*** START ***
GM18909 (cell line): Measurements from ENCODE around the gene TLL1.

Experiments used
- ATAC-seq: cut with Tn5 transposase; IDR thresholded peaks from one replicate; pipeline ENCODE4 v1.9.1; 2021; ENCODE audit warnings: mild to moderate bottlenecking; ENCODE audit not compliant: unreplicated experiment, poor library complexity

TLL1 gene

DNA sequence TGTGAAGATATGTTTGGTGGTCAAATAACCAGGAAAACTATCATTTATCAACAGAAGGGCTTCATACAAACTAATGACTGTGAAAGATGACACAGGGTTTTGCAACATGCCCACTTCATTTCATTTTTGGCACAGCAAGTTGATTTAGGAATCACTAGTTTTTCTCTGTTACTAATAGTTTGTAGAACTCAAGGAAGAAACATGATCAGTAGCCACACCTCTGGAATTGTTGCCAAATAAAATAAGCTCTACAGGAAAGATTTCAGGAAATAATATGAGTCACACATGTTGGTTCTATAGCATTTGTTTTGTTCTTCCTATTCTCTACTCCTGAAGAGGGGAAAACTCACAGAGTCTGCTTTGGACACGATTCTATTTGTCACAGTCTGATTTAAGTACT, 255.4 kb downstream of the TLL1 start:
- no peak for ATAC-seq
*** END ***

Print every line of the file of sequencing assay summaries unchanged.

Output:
GM18909 (cell line): Measurements from ENCODE around the gene TLL1.

Experiments used
- ATAC-seq: cut with Tn5 transposase; IDR thresholded peaks from one replicate; pipeline ENCODE4 v1.9.1; 2021; ENCODE audit warnings: mild to moderate bottlenecking; ENCODE audit not compliant: unreplicated experiment, poor library complexity

TLL1 gene

DNA sequence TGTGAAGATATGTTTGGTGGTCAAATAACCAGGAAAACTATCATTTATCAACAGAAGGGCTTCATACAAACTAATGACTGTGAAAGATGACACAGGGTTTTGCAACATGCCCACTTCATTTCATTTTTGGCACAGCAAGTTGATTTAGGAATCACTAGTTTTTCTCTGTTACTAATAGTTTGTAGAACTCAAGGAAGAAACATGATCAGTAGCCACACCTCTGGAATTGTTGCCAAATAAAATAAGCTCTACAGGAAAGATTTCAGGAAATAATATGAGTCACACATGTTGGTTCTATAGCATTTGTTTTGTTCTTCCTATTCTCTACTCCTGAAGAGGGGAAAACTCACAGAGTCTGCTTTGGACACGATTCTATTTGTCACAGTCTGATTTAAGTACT, 255.4 kb downstream of the TLL1 start:
- no peak for ATAC-seq